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FaithLife

Are Life and Death Mutually Exclusive?

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Like day and night, life and death complement each other.

Things are made manifest by their opposites, an Arab poet has famously said. Sometimes it takes death, at its lethal best, for us to appreciate life and realize its full potential.

On the face of it, death appears somber and taciturn, but its morbid silence enlightens us more about life than of itself. The more we reflect on the mystery of death, the deeper and denser we will be fathoming out the meaning and worth of its polar opposite — life.

But are death and life mutually incompatible or antithetical to each other? Like day and night, they reign over their respective realms without encroaching on the sovereign territories of one another. Never does death plot a coup d’état to unseat life, but like a loyal heir apparent it patiently waits for the opportune time.

When life abdicates crown, death stealthily, coyly steps in to assume power,  just like the moon wends its way into a sky which is now no longer dominated by the sun. It seems even after the life sets, its afterglow lingers for a while. You can still see it hesitantly receding from behind the looming shadow of death.

However, we appear too loyal to the incumbent to think of the successor. We tend to avoid thinking of death because it scares the life out of us. The mere mention of death is enough to jolt us out of our rut. Poet Dylan Thomas had captured the primordial fright about that impending nightfall when he wrote: “Do not go gentle into that good night, Old age should burn and rave at close of day; Rage, rage against the dying of the light.”

The unexpected death of someone closer to our heart is likely to disrupt the rhythm of our life for a while. However, we emerge from the mourning loaded with more insights and a deeper understanding of life than perhaps what we might glean from living a whole life. It’s because death provides us with an opportunity to watch life from a concealed vantage point, bringing to our focus a 360-degree view of it. Although it scares us, death lends meaning and purpose to life just like destinations lend meaning and purpose to our trips.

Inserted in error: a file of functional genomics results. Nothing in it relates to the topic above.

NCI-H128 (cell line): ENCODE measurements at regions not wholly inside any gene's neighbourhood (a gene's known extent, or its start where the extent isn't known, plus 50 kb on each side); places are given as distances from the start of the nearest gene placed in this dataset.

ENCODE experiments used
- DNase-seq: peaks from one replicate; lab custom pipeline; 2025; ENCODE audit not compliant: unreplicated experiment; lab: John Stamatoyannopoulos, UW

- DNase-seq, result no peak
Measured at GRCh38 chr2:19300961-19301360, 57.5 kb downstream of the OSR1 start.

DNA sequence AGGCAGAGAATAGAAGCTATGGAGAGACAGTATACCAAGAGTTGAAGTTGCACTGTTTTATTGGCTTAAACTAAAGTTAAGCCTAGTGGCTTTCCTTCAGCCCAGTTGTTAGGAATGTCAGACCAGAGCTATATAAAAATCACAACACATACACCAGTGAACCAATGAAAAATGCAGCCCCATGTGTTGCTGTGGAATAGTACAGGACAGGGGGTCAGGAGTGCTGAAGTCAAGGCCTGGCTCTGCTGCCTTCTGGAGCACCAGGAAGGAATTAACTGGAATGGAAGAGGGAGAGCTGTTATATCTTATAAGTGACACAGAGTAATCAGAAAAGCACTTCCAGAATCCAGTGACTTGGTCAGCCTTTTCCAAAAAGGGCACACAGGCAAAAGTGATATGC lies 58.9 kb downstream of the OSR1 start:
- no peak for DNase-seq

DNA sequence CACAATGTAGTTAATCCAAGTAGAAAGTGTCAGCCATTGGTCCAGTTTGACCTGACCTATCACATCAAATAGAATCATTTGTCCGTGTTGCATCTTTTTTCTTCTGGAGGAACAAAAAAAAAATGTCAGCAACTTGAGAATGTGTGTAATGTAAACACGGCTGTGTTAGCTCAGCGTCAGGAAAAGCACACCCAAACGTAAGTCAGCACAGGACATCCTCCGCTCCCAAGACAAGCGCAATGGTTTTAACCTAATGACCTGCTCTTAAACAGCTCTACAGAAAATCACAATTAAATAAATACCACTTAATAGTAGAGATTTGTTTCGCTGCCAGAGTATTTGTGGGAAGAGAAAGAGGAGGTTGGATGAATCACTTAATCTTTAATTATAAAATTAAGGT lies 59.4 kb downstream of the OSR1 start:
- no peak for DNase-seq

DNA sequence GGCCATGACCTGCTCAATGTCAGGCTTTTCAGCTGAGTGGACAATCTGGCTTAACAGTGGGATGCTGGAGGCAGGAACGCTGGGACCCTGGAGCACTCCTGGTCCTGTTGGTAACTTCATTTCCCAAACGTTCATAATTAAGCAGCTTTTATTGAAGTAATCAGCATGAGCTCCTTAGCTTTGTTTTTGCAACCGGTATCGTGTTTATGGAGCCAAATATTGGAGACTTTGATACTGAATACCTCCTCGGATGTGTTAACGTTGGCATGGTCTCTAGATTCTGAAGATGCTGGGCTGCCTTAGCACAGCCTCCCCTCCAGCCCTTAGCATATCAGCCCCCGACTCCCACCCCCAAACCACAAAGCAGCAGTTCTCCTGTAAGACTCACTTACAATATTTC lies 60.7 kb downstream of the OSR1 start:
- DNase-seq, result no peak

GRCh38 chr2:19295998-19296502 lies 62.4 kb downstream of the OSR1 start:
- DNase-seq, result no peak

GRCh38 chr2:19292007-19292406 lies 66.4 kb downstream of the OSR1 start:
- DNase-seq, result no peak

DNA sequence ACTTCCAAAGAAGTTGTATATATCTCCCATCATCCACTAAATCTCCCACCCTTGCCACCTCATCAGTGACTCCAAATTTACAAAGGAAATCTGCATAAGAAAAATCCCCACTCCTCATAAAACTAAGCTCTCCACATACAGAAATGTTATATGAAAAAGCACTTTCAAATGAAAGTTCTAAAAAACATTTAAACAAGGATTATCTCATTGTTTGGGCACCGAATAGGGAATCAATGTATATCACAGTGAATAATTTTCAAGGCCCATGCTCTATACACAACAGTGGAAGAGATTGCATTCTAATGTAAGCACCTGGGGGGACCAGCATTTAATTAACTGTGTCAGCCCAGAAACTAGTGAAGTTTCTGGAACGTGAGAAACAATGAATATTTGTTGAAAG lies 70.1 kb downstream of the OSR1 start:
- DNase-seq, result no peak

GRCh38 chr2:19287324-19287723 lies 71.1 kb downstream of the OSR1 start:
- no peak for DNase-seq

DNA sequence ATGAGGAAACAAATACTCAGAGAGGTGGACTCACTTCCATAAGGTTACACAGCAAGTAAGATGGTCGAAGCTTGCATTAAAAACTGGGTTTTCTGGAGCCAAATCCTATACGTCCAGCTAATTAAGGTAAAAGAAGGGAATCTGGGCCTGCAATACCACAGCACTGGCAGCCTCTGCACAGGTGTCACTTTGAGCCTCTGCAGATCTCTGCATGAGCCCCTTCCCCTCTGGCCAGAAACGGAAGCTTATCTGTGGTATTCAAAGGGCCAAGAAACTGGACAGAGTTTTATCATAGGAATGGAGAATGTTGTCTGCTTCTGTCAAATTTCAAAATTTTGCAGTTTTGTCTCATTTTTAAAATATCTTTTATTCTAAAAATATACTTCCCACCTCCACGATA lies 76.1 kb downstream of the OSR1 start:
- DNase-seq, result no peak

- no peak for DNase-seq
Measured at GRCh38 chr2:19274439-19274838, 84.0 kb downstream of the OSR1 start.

Like day and night, life and death complement each other. Stripped of death, life is inconsequential and all its experiences arbitrary. Life is headed for death like the sun is destined to plunge into the sea or disappear behind the mountain. So the excitement of life lies in meeting death. Probably that is why the Quran employs the expression ‘tasting the death’ to describe our encounter with it.

Life is always in the making till it culminates in death. It’s like a sentence which comes to its full bloom with a full stop. We punctuate our life’s sentence with commas, colons, and semicolons wherever required so that it’s structured well and moves smoothly to the full stop. The craftsmanship of life lies in making it beautiful when it finally goes to print, no matter how many layers of editing and rewriting you put it through.

Some people can sum it up in a simple, beautiful, witty sentence without many punctuations, while some others write longwinded compound-complex sentences with many convoluted layers but signifying nothing. When it comes to our life, it’s content rather than the length that counts in the final analysis.

Much of what we know about death is less about it

But no matter how many people we treat in their deathbeds or how many funerals we attend, they don’t add anything new to our knowledge of death. In fact, much of what we know or pretend to know about death is less about it and more about life.

We hardly have any experimental knowledge about death. We always talk about it from a spectator’s perspective, based on the feelings, assumptions, and conjectures of those who are alive. We are left with no primary sources to talk about the excitement and pain involved in the process of dying. We bury the dead so fast that no one is left to give a first-hand account of death. It seems we are so scared to know what happens after death.

Look at the adjectives and the multiple figures of speech we use to describe death. They all denote the feelings and emotions of the onlookers and have hardly anything to do with the actual experience of the ones who have died. Death is a loss to the near and dear ones of the deceased, but it cannot necessarily be so to the one who died. A murderer must be rejoicing over the death of the person whom he eliminated; but he never knows how the death has turned out to be for the victim – a boon or a bane.

But death is not just the culmination point of our worldly existence. It is the only thing that is sure to happen to us, unlike many plans and goals we set for our life. That is why death is more important to our lives than many things we consider essential to our life.